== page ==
In Rafah, Fatah faction leader and local resident Ashraf Goma said Israeli forces were bombarding the town from air, ground and sea and locals were unable to deal with the wounded and the dead.
"Bodies of the wounded are bleeding in the streets and other corpses are laid on the road with no one able to recover them.
"I saw a man on a donkey cart bringing seven bodies into the hospital. Bodies are being kept in ice-cream refrigerators, in flower and vegetable coolers," Goma told Reuters.
An Israeli army spokeswoman said that so far on Sunday at least 13 rockets were fired from Gaza at Israel. One was intercepted by Israel's anti-missile system and the rest landed in open areas.
Israel intensified attacks in the area of Rafah along the border with Egypt, where 23-year-old officer Hadar Goldin was feared captured there on Friday shortly after what was to have been a 72-hour truce began.
The military later said Goldin, who was dragged by militants into a tunnel after two of his comrades were killed by a suicide bomber, had also died in action.
Defence Minister Moshe Yaalon said Goldin was a relative of his. "He and other soldiers who fell embarked on the campaign to restore quiet and security to Israel."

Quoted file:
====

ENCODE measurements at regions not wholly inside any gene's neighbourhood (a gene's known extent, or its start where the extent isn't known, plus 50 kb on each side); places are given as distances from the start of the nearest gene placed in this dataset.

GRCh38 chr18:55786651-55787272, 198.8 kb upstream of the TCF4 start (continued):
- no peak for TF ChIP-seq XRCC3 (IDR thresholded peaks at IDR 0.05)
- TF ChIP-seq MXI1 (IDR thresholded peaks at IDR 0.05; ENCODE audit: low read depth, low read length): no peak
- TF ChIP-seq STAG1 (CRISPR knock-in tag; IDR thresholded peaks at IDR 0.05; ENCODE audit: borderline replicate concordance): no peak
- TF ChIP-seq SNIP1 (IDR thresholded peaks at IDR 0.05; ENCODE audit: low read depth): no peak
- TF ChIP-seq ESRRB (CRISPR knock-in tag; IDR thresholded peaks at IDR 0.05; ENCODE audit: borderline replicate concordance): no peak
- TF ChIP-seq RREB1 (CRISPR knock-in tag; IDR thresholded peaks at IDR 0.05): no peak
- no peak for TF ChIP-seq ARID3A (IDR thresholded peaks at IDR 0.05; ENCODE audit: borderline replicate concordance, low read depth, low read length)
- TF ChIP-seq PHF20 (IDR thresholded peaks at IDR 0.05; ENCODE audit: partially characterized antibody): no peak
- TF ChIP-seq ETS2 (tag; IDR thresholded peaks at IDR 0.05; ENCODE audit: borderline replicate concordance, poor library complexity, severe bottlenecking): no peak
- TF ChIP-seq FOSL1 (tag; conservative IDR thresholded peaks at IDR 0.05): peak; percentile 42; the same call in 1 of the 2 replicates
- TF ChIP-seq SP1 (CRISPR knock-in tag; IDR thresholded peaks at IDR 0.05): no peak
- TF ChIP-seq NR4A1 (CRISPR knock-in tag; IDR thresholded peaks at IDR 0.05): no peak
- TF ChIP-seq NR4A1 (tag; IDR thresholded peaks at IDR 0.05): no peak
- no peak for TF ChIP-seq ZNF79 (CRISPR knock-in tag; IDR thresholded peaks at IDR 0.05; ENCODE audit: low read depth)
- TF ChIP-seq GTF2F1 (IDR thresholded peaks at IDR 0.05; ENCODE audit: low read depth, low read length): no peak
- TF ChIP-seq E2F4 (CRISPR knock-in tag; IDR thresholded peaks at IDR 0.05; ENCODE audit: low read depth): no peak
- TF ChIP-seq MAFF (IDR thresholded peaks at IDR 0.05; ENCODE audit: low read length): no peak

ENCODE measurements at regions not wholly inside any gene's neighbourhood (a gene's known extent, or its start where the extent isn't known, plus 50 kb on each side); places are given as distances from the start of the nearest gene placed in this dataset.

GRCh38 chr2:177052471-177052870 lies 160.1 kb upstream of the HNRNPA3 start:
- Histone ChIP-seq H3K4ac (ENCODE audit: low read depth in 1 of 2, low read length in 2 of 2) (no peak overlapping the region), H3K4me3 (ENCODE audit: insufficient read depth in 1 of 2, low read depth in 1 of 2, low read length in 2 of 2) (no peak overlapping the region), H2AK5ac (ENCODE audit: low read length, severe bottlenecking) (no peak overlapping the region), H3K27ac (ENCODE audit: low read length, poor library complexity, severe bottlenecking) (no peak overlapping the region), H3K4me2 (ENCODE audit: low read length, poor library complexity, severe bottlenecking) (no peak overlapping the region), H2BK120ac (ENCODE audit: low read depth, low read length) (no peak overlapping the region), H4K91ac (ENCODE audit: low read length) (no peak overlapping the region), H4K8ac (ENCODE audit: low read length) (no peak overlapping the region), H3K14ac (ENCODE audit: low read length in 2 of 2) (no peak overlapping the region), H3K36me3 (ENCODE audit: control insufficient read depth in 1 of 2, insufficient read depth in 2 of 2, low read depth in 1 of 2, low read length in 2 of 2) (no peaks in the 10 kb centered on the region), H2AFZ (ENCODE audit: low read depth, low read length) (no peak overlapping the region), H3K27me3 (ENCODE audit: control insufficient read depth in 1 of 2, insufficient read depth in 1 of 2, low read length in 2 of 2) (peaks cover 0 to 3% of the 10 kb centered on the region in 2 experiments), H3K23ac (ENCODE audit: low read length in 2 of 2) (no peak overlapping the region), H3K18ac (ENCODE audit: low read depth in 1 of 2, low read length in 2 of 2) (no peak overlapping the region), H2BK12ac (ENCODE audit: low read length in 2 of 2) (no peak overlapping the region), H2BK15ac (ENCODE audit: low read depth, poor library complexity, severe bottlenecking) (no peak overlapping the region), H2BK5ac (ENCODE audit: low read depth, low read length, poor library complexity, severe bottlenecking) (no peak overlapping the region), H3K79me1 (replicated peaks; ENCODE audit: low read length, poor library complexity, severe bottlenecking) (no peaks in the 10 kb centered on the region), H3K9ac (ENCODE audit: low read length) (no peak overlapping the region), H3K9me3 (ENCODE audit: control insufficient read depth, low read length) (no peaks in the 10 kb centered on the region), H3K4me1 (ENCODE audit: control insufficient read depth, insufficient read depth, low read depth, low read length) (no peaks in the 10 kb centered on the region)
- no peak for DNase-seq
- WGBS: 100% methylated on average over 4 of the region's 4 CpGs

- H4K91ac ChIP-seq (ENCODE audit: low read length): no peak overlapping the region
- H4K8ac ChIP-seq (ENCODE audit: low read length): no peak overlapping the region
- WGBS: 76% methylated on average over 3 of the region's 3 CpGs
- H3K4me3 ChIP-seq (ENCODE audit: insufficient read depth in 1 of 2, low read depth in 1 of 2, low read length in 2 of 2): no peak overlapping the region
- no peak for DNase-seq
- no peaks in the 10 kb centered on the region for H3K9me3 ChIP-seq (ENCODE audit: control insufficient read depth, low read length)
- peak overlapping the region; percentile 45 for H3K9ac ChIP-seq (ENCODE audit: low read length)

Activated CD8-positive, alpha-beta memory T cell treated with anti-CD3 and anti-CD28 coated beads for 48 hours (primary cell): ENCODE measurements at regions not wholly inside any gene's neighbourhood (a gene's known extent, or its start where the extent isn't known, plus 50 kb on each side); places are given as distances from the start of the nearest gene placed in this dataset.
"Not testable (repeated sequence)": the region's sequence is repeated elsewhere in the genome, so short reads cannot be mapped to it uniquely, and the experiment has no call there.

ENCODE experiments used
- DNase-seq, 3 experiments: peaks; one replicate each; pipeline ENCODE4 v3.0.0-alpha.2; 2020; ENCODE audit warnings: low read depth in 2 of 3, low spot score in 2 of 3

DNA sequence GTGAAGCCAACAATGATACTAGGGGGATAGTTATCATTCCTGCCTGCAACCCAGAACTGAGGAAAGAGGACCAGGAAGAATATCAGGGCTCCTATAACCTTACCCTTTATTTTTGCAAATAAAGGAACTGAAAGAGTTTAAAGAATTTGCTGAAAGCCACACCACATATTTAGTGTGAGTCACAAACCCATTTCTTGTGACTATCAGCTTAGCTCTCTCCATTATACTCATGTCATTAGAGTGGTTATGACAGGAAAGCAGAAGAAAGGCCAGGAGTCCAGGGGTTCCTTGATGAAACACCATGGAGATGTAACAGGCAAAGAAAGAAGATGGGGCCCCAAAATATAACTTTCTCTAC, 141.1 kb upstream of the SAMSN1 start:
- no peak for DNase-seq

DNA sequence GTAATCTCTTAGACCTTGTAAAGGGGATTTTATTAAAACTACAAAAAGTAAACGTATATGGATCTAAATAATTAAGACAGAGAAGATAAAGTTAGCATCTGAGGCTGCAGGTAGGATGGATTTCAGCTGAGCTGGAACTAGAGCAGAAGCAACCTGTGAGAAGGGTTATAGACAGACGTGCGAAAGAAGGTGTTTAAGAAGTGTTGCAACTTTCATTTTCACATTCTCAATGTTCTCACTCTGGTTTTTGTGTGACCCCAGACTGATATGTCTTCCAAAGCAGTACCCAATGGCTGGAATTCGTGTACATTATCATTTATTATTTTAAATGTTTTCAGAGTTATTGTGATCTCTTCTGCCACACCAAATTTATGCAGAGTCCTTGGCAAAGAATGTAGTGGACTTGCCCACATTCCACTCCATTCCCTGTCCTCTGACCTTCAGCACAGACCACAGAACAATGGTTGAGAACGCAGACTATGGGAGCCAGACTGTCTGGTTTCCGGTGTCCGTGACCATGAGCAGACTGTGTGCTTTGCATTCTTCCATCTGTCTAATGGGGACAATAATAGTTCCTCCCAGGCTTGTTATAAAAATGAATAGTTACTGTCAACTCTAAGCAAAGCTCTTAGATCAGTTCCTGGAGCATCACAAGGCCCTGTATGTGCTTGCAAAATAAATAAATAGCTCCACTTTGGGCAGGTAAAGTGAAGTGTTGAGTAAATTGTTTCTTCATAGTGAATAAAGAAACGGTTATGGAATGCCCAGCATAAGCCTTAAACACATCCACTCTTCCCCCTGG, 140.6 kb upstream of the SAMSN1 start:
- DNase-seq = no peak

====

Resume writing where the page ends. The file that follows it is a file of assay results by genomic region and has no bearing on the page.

More than 30 tunnels and dozens of access shafts have been unearthed and were being blown up.
Israel expected to complete its mission to eliminate tunnels "probably within the next 24 hours or so," Lerner, the military spokesman, said.
Israel began its air and naval offensive against Gaza on July 8 following a surge of cross-border rocket salvoes by Hamas and other guerrillas, later escalating the operation into ground incursions.
The fighting on Sunday pushed the Gaza death toll given by Palestinian officials to 1,766, most of them civilians. Israel has confirmed that 64 soldiers have died in combat, while Palestinian rockets have also killed three civilians in Israel.
The United Nations said 460,000 people had been displaced by the fighting - nearly a quarter of Gaza's population.
Britain believes the situation in the Gaza Strip has become intolerable, Foreign Secretary Philip Hammond said. He told the Daily Telegraph he was receiving thousands of emails from Britons "deeply disturbed" at events in Gaza.